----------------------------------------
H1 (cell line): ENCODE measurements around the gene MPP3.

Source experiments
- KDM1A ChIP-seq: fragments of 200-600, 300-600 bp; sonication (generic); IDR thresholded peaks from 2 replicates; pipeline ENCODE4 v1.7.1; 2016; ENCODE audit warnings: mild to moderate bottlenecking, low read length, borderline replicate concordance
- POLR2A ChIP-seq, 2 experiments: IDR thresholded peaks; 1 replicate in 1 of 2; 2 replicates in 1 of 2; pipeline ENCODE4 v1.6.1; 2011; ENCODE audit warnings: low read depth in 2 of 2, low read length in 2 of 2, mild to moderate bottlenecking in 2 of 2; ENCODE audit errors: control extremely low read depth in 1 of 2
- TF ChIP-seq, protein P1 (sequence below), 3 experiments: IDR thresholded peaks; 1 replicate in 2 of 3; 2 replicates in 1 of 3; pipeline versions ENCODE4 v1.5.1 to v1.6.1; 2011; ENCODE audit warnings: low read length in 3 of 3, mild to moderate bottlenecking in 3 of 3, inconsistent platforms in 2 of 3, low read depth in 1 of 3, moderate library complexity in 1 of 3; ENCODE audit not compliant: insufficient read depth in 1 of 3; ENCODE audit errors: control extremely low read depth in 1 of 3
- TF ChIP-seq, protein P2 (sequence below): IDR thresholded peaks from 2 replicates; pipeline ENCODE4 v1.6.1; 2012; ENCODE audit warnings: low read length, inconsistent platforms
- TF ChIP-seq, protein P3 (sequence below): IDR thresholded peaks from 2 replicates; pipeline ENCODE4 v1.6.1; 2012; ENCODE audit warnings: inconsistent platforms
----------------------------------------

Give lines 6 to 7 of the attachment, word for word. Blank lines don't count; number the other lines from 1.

- TF ChIP-seq, protein P2 (sequence below): IDR thresholded peaks from 2 replicates; pipeline ENCODE4 v1.6.1; 2012; ENCODE audit warnings: low read length, inconsistent platforms
- TF ChIP-seq, protein P3 (sequence below): IDR thresholded peaks from 2 replicates; pipeline ENCODE4 v1.6.1; 2012; ENCODE audit warnings: inconsistent platforms